Arts & Events

San Francisco Symphony’s All-French Program

Reviewed by James Roy MacBean
Friday November 06, 2015 - 02:48:00 PM

Three French composers, a French conductor, and a French pianist are all featured in this week’s San Francisco Symphony program, with concerts Wednesday through Friday, November 4-6, at Davies Hall. Yan Pascal Tortelier conducts works by Georges Bizet, Maurice Ravel, and Camille Saint-Saens. Pianist Jean-Efflam Bavouzet is the soloist in Ravel’s remarkable Piano Concerto in D major for the Left Hand. This work, the highlight of Wednesday evening’s performance, was commissioned by Paul Wittgenstein, brother of the Viennese philosopher Ludwig Wittgenstein. While serving in the Austrian army in World War I, Paul Wittgenstein, a gifted pianist, was wounded and lost his right arm. Undaunted, he set about commissioning piano works for the left hand. He approached Ravel in 1929, and the French composer was delighted by the challenge.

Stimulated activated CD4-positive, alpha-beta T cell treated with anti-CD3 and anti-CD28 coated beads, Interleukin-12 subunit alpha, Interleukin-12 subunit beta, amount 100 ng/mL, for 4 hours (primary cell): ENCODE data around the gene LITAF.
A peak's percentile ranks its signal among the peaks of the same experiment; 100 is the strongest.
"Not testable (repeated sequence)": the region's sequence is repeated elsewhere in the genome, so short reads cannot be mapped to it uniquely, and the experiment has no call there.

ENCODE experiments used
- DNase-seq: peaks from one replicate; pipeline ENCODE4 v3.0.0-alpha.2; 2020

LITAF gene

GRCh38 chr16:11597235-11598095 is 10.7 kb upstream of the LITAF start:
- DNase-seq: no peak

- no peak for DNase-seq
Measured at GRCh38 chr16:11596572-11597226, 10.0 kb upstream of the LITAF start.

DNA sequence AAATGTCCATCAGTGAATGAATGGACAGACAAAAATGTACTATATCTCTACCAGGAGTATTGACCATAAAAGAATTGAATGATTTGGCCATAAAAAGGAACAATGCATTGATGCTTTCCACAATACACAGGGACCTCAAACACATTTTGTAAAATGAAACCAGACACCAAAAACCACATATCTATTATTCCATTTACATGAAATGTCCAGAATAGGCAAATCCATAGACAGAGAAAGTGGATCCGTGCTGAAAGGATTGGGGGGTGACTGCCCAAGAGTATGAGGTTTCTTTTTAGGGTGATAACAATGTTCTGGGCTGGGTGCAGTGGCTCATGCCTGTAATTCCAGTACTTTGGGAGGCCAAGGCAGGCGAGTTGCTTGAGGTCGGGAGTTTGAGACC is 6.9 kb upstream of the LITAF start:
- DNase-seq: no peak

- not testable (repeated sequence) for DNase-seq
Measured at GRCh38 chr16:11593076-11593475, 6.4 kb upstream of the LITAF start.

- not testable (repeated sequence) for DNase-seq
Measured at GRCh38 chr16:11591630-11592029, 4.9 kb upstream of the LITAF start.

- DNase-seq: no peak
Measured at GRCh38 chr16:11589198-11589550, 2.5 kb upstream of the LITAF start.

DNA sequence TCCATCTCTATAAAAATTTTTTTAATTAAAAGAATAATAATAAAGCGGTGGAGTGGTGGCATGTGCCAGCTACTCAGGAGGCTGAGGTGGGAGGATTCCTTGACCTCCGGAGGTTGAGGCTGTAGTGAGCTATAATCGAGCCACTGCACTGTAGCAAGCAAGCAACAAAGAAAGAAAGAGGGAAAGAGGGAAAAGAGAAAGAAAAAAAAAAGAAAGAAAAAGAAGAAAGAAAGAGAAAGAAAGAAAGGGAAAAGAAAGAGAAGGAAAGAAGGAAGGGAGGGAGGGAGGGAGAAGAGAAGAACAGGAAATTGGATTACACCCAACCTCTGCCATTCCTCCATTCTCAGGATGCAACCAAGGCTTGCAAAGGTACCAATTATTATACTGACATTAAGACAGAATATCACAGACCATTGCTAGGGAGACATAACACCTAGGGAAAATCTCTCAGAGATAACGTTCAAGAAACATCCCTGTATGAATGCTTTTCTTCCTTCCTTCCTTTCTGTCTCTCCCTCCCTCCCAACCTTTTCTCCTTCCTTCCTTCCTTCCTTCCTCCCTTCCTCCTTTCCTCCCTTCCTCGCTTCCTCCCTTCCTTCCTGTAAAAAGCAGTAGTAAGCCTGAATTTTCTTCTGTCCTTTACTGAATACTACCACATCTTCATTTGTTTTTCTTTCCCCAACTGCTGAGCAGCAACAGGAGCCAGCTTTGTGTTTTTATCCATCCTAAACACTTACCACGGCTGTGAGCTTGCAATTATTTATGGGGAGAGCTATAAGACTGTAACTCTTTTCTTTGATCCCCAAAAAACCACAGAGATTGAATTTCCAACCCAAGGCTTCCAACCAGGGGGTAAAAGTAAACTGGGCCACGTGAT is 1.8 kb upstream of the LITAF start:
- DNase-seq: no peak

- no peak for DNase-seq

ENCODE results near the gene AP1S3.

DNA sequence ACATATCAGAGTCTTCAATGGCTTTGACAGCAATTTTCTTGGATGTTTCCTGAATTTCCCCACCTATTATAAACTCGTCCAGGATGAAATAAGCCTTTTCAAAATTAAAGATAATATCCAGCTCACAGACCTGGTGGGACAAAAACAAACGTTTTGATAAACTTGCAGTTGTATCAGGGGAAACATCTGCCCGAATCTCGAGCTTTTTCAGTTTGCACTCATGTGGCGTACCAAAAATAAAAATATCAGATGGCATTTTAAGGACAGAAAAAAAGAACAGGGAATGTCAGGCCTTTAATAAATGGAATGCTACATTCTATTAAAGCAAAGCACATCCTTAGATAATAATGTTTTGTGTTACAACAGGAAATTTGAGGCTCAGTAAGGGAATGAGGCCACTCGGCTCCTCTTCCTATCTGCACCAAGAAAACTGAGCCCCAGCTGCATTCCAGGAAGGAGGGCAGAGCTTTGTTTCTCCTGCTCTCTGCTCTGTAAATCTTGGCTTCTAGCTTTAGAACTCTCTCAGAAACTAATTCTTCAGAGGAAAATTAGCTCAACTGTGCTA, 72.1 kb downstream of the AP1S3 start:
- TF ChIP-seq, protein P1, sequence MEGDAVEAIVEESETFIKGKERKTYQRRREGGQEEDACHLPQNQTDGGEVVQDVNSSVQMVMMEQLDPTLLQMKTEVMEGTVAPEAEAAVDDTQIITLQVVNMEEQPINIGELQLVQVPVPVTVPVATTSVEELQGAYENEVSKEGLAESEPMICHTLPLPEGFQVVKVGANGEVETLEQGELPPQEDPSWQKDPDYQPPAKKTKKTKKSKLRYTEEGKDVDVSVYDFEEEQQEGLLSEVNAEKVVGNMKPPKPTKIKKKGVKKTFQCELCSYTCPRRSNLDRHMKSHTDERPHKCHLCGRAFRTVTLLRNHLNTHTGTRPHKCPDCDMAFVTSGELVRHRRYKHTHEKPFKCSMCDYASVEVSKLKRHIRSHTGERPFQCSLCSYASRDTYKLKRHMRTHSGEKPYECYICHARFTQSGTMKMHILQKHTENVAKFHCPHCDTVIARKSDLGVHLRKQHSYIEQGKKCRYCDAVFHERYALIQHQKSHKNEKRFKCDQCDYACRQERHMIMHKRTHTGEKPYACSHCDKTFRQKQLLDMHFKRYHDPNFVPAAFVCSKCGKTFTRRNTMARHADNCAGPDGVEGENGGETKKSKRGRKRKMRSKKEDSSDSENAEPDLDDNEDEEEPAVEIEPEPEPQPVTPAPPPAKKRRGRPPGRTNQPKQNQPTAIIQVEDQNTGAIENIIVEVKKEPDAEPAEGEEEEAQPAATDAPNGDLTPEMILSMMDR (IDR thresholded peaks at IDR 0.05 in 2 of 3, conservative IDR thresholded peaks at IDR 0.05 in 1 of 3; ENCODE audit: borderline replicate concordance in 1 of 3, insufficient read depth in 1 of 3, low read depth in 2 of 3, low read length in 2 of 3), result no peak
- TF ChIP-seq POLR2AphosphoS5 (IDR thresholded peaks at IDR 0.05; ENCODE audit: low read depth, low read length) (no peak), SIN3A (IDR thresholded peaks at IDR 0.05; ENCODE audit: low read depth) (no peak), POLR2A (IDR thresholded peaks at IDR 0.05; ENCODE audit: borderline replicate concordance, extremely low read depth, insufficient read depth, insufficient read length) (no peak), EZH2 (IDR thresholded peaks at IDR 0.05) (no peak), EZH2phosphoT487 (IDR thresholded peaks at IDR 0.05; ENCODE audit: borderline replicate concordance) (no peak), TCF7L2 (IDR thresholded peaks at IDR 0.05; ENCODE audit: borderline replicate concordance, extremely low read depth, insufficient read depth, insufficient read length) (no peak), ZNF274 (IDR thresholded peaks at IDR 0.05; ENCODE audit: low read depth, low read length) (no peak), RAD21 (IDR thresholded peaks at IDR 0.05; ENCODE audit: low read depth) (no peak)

The resulting Piano Concerto in D major for the Left Hand is a rare and wonderful masterpiece from Ravel. It has often been cited as one of the two or three best piano concertos of the 20th century. The Larousse Encyclopedia of Music calls it “Dionysian,” and many listeners find in it a dark, almost sinister quality. Ravel opens the work with cellos and basses establishing a growling, sinister mood, while the contrabassoon intones a solemn theme. Low horns introduce a suggestion of “jazz elements” Ravel said he incorporated in this work. While waiting for the piano soloist to begin playing, a crescendo slowly mounts over thirty-two bars of slow music. When the piano enters, it makes a dramatic leap that spans five octaves. Pianist Jean-Efflam Bavouzet played with Dionysiac frenzy, capping his entrée with a glissando from the bottom A on the keyboard to the top D. As the work progresses, the piano plays a lovely lyrical melody and the orchestra introduces a robust scherzo. In the latter section the piano’s phrases are often capped by “jazzy” horns that come as a surprise at the end of a phrase. Indeed, throughout this work there are many surprising turns, as Ravel never ceases to astonish us, even at times to perplex us. All told, I find Ravel’s Piano Concerto for the Left Hand to be a far more interesting and arresting work than his two-handed Piano Concerto in G major, which latter is quite tame by comparison. Paul Wittgenstein was the piano soloist in the world premiere of the Left-Hand Concerto in Vienna in 1932; and Wittgenstein was again the soloist when Ravel himself conducted the work in its Paris premiere in 1933. At our San Francisco Symphony performance, pianist Jean-Efflam Bavouzet gave a bravura interpretation of this great work, and conductor Yan Pascal Tortelier graciously remained in the shadows and was content to let the pianist grab the spotlight.